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Shure Aonic 3 review

Sensational wired in-ear headphones Tested at £179 / $199

5 Star Rating
Shure Aonic 3 review
(Image: © Shure)

Our Verdict

Breathtakingly musical and comfy to wear, the Shure Aonic 3s set a new benchmark for in-ear headphones at this level

For

  • Superb dynamics and musicality
  • Detailed and balanced sound
  • Lightweight and comfortable

Against

  • Understated delivery

The popularity of wireless earbuds cannot be ignored. They are, after all, an ultra-convenient type of headphone. Clever features including wireless charging cases, noise-cancelling and touch controls are all boxes that can be ticked by earbuds that cost less than the Shure Aonic 3s.

The Shures have to rely on eartips for noise isolation, an in-line mic for controls, and a trusty headphone 3.5mm jack to connect to your smartphone (assuming it has one). 

So, why would you even consider spending this kind of money on a pair of in-ears for your smartphone or portable music player? Spend a minute or two in the company of the Aonic 3s and you’ll soon understand why.

Sound

Shure Aonic 3 sound

(Image credit: Shure)

Radiohead’s 15 Step is a true test of timing. There aren’t many elements to the track, but it can easily trip up any speakers or headphones that aren’t paying attention.

Yet the Shure Aonic 3s absolutely nail it. Even if the track isn’t necessarily your cup of tea, the Aonic 3s make it a delight to listen to. There’s no sense of confusion, no jumbling of elements. These in-ears separate strands and knit them together in one glorious musical tapestry. The sense of rhythm and timing needs to be heard to be believed.

Shure Aonic 3 tech specs

(Image credit: Shure)

Frequency response 22Hz-18.5kHz

Sensitivity 108dB

Input 3.5mm (6.3mm adapter included)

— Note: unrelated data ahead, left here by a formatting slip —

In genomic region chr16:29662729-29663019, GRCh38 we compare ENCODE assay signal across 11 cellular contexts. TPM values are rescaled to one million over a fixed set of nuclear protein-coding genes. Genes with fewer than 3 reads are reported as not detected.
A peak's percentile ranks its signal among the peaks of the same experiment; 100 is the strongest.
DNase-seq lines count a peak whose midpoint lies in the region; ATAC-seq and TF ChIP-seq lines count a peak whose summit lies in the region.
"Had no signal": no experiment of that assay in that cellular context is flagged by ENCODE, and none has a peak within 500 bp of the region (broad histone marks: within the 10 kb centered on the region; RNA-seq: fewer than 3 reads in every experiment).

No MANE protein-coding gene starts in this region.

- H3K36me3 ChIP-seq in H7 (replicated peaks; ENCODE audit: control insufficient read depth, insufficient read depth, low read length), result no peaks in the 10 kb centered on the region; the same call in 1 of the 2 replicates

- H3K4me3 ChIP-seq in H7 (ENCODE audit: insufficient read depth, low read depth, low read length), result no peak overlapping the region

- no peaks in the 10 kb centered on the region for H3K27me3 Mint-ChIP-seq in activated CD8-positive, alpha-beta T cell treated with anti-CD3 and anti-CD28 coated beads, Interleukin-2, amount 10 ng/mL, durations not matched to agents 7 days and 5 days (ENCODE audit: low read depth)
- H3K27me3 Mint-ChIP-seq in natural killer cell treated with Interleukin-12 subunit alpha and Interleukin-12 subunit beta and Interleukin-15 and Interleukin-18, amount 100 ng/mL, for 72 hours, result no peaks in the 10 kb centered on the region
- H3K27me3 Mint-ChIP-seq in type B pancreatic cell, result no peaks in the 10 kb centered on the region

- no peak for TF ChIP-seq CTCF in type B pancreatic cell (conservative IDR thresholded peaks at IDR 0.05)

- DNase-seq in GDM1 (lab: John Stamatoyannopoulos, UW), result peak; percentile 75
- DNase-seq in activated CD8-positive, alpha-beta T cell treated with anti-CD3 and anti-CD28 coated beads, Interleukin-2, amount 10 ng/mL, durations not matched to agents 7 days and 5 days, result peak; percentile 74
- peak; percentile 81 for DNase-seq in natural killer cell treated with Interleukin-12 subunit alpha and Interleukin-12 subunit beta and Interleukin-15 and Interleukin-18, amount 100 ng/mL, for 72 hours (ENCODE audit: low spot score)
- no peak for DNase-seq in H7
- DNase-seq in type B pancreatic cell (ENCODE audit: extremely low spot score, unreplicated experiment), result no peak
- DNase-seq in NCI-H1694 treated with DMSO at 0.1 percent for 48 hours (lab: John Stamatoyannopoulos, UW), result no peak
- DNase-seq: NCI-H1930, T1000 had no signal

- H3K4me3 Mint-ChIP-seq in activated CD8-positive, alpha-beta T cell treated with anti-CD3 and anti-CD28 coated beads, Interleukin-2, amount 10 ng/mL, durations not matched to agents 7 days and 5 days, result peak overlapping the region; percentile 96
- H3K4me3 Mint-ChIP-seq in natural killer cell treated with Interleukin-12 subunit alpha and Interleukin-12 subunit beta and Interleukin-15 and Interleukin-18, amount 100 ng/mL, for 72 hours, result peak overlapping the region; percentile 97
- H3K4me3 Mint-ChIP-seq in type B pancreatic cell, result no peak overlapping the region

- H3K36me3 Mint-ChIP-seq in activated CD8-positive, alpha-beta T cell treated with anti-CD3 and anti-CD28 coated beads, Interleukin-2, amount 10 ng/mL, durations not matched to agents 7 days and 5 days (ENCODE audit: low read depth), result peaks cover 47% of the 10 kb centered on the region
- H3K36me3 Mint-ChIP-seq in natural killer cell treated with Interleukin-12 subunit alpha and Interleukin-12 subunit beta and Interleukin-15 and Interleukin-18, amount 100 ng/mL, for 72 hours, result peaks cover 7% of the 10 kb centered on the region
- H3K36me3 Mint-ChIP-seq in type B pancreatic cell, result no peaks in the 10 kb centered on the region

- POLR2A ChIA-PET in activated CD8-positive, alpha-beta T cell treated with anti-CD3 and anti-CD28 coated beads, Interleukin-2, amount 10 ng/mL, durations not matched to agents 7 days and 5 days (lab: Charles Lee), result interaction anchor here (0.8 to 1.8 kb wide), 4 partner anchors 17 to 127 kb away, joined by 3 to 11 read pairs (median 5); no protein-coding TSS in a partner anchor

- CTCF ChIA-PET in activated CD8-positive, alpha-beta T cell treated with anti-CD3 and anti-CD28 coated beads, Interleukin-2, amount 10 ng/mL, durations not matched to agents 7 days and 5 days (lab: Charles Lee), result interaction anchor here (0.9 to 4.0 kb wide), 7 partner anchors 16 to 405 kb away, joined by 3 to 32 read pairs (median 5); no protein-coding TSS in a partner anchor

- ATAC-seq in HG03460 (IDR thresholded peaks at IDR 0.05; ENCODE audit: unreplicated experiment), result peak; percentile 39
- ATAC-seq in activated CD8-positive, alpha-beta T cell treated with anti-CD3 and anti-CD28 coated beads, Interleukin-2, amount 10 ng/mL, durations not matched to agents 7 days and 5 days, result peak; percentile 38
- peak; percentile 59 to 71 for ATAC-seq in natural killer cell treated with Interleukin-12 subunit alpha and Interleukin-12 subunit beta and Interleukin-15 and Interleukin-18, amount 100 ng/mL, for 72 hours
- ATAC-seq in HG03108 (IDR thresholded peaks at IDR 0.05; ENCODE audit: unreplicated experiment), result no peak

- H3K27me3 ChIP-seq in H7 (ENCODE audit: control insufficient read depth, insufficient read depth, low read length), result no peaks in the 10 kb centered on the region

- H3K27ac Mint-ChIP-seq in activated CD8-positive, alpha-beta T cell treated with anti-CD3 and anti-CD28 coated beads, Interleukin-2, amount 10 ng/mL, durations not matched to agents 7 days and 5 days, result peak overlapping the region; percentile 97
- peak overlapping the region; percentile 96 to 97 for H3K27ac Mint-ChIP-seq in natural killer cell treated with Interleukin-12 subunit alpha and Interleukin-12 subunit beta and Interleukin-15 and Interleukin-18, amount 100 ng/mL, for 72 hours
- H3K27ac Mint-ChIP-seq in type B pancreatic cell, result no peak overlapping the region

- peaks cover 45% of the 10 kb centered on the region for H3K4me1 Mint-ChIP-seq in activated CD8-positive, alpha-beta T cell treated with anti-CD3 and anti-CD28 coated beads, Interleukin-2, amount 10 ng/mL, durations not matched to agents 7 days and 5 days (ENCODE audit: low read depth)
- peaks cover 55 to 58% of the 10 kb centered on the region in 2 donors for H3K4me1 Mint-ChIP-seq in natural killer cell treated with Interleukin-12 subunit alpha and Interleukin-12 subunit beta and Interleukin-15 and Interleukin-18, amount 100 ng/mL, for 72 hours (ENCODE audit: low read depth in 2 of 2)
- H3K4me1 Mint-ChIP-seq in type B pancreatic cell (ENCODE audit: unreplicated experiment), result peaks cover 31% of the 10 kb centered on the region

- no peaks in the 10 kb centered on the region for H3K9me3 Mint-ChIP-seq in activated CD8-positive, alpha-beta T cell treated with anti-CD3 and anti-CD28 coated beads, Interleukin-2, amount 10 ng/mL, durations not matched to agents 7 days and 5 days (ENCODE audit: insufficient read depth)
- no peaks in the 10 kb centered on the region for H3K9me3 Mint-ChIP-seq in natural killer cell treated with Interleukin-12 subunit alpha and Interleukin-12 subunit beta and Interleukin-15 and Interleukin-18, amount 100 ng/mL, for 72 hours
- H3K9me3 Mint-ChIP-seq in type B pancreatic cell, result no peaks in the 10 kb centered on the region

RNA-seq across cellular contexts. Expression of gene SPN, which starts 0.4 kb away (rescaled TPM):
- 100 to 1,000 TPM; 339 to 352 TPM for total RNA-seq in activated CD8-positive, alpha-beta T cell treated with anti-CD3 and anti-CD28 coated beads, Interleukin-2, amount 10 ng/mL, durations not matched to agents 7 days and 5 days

Finishes 2

Weight 20.4g

The same is true for their dynamic ability. Playing Billie Eilish’s No Time To Die from the eponymous upcoming Bond film, the Shures capture the track’s eerily quiet opening before gradually layering the vocal and instruments neatly on top.

Delicate keystrokes of a piano combine with an intimate vocal that oozes detail. You can hear every breath and undulation in Eilish’s voice. The song burns slowly and grows gradually in anticipation of the song’s dynamic crescendo. Even without the visuals that usually accompany a Bond movie track, the Shures leave you completely spellbound.

In the nicest possible way, the Aonic 3s are the kind of headphones you can put on and just forget about. There isn’t a single element that sticks out – bass notes don’t protrude and highs don’t cut too deep. The Shures are honest, transparent and true to the original recording. There’s detail and analysis, but the headphones stop well short of sucking the life and emotion out of the music.

Comfort

Shure Aonic 3 comfort

(Image credit: Shure)

Inspired by Shure’s old E4 in-ears, the Aonic 3s use a single vented balanced armature driver. They’re the smallest earbuds in Shure’s current line-up and we’re big fans of the fit and level of comfort that they offer. They’re lightweight, and the fact the headphone cable can be secured over the top of your ears instead of just hanging down means the Aonics feel secure at all times.

Shure wants to give you the best chance possible of getting a good seal for your ears, and to that end it presents you with nine different pairs of eartips spanning four different styles, including silicone, foam and flange designs. Other earbud manufacturers should take note.

There’s a certain knack to getting the swivelling eartips in place, but once you’ve nailed the technique down and slotted them in, you’ll have excellent isolation.

Build

Shure Aonic 3 build

(Image credit: Shure)

Along the cable for the right ear is an in-line remote with mic. Depending on whether you’re using an Apple or Android phone with the Shures, you can flick a switch to enable the playback and volume controls to work. It’s a simple yet effective way of making sure as many users as possible are catered for.

The headphone cable can be detached from the earbuds (using their MMCX connection) so you can transform them into a pair of wireless in-ear headphones. For this, you’ll need Shure’s True Wireless Secure Fit Adapter (£175, $179).

A sturdy circular carry case for storage comes as standard and you’re also provided with a 3.5mm to 6.3mm headphone adapter should you want to plug the Shures into a traditional stereo amplifier. Shure has kept things simple when it comes to finishes – the options are either black or white.

Verdict

If we’re being picky, we could argue that the Shures aren’t the most thrilling pair of headphones we will ever hear. Yet they still manage to impress track after track after track. We’re struggling to think of a pair of in-ear headphones at this level that even come close to the Shures for transparency, detail, dynamics and musicality.

If you’re happy with the price tag and can resist the bells and whistles promised by wireless earbuds, you'd be crazy not to give the Shure Aonic 3s a chance.

SCORES 

  • Sound 5
  • Comfort 5
  • Build 5

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